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Over the past few months, I have accumulated a 70bp position in Beijing Capital International Airport (694 HK) at an average price of HK$7.50, and continue to nibble at the position on weakness. Given the right opportunities to add, I can see this growing into a core portfolio holding in time. I believe the stock to be attractive, trading at a FCF yield of 8-9% and a forward FY17E PE multiple (on conservative assumptions) of 15x. Here is why.

BCIA operates the world’s second busiest airport, with annual passenger throughput of some 90m people. Airports are generally great tollgate-type businesses that have delivered outstanding risk-adjusted returns for long-term shareholders. One need look no further than the long term share price charts of the likes of Sydney Airport, Auckland International Airport, or Airports of Thailand or Malaysia for evidence of that. Multiples of 30-40x are not uncommon, as investors have come to appreciate the high value of these assets.

It is not difficult to understand why. While airlines have historically slogged it out and cut each others throats with aggressive price competition, and roundly failed to capture any value for shareholders from the multi-decade secular trend towards rising air travel, airports have kept on clipping the ticket and producing reliable, growing cash flows. Indeed, airports have been passive beneficiaries of deflating ticket prices triggered by the emergence of low-cost carriers and more fuel-efficient planes. Customers can shop around online for cheap air tickets, but they seldom shop around for a better airport deal. Airport stocks infrequently look optically cheap, but the robust operating leverage built into their business models, which can convert low single digit passenger growth into much more rapid bottom-line earnings and FCF growth (as interest costs, D&A, and operating costs prove relatively fixed), have often made them rewarding long term investments.

Airports (and infrastructure assets more generally) are potentially less good businesses in China, however, because the Chinese government likes to build infrastructure. It’s good, after all, for GDP growth. And so sometimes more infrastructure ends up getting build than is realistically needed (or at least is built out far ahead of present day requirements). That’s less than ideal if you’re an infrastructure owner, and some of those fears may be being reflected in BCIA’s valuation, which is low on a comparative EV-per-passenger, P/BV, EV/EBITDA, or P/E basis vs. international peers (or any other way one wishes to slice and dice it).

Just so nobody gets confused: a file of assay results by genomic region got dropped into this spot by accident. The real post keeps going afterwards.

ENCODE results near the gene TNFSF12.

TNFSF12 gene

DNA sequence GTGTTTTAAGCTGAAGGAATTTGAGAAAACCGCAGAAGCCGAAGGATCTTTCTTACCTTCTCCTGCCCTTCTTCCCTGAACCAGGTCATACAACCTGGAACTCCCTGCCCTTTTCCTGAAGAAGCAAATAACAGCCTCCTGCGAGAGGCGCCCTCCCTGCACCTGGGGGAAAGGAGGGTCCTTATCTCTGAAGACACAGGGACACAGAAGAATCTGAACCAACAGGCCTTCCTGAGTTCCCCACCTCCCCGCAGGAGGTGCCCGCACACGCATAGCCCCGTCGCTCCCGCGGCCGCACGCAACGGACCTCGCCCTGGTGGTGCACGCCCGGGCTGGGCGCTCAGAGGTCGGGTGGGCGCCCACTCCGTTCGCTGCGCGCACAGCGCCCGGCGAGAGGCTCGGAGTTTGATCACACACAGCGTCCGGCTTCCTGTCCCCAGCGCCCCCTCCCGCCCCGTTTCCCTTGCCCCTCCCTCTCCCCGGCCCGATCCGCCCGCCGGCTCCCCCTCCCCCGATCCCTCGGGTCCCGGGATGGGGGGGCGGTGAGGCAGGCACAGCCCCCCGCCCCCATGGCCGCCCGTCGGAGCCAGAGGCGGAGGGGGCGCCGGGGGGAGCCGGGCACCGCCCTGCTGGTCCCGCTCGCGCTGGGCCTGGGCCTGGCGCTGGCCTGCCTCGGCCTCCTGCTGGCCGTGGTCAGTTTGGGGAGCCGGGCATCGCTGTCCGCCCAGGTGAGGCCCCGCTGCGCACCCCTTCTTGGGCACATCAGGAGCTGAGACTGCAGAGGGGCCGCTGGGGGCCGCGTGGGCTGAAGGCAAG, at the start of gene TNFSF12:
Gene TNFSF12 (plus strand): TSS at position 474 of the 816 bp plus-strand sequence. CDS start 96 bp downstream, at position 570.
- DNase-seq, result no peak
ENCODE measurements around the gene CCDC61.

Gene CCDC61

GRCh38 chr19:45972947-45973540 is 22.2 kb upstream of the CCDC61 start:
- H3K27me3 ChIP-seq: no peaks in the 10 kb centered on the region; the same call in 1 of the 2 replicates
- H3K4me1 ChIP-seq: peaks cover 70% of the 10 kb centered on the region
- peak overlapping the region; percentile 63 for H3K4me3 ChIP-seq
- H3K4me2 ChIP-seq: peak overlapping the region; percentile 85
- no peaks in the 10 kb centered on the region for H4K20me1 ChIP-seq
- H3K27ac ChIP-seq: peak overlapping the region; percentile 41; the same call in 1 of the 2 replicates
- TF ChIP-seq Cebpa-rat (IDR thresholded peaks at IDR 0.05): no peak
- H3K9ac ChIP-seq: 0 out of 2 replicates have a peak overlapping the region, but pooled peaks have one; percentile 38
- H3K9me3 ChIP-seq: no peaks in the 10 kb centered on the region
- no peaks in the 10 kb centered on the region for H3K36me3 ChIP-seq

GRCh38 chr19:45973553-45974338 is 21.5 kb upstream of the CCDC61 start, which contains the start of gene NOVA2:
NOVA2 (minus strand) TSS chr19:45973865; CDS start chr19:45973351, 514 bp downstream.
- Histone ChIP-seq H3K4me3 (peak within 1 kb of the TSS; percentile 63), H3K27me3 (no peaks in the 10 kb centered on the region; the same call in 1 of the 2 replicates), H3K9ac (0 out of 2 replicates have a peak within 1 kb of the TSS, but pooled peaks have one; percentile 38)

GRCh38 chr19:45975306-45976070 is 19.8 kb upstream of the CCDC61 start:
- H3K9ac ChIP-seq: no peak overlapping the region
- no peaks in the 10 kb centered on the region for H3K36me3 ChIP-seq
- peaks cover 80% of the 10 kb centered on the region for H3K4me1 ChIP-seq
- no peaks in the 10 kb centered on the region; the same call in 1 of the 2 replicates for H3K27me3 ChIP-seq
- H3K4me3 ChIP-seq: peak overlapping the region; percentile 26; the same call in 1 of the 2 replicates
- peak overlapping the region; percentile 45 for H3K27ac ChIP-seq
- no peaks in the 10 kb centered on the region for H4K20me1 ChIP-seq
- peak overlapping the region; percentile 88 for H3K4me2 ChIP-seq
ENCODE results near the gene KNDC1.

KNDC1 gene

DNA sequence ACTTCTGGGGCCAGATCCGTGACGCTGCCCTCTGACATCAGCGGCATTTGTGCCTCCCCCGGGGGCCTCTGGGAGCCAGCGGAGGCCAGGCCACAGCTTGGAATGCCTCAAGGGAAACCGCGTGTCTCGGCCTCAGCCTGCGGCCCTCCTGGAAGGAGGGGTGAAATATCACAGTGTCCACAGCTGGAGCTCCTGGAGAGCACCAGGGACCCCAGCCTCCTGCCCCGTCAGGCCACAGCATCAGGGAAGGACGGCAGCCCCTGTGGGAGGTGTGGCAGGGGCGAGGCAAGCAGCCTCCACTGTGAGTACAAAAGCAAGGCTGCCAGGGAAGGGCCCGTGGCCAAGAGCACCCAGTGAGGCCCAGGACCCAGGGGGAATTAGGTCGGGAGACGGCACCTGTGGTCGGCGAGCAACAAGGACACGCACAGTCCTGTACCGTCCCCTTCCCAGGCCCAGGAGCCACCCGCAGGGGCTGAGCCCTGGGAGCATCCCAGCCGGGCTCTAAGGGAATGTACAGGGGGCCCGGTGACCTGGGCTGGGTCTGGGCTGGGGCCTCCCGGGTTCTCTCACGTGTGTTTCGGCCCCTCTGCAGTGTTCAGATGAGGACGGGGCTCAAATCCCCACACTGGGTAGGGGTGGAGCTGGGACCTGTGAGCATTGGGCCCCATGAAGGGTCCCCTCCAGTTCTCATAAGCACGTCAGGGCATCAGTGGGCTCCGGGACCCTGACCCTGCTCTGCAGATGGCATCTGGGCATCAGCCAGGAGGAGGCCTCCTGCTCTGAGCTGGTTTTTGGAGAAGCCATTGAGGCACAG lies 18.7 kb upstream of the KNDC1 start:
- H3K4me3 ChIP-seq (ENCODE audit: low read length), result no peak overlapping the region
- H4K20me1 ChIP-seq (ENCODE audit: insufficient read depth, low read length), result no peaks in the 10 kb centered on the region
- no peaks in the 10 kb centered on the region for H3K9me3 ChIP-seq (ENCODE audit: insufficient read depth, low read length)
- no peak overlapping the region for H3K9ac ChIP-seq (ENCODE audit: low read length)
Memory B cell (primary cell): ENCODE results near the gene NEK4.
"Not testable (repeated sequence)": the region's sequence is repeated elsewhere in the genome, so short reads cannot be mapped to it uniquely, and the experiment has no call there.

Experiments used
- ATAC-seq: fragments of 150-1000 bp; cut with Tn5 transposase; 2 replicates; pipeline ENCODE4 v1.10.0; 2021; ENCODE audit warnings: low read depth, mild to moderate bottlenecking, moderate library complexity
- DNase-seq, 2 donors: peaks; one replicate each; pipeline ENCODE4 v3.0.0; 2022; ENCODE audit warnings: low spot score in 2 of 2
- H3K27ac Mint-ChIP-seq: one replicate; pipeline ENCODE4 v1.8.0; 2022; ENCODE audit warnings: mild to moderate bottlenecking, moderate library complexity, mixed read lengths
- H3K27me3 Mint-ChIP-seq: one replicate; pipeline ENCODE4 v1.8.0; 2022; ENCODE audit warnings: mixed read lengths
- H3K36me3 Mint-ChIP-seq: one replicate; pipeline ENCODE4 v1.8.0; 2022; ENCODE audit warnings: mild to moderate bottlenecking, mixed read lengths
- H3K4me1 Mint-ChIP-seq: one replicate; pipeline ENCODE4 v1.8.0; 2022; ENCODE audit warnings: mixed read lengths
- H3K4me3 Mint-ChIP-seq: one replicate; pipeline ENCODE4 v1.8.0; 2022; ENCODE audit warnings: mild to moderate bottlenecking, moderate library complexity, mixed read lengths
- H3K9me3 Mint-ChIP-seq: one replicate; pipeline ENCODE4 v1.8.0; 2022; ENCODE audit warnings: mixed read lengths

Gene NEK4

More pointedly, a second Beijing airport is currently under construction (which is not being built by BCIA), which is slated for commissioning in 2019. It is also a large airport with targeted capacity of 70m people – not too far from BCIA’s 90m. Fears this will harm BCIA’s growth and profitability are weighing on the stock. In addition, the airport is capacity constrained at present (contradicting the generalization that infrastructure in China is always and everywhere overbuilt), and in the eyes of many, lacks and ability to deliver meaningful earnings growth from here. And lastly, the investment community (including myself) is far from bullish on the medium term outlook for the Chinese economy (and yuan), and a lot of Chinese/HK listed stocks are therefore inexpensive at present.

I think these fears are overdone. Firstly, there is something of an inconsistency between worrying about capacity constraints and the impact of a competing airport. The existence of capacity constraints means that BCIA is not in a position to fully capture future demand growth anyway. When the new airport opens, carriers representing approximately 30% of BCIA’s current revenues will transfer to the new airport, but this is targeted to be phased-in over four years, rather than absorbed in a single hit. Meanwhile, the remaining carriers representing 70% of BCIA's current volume will have additional 'runway' to expand.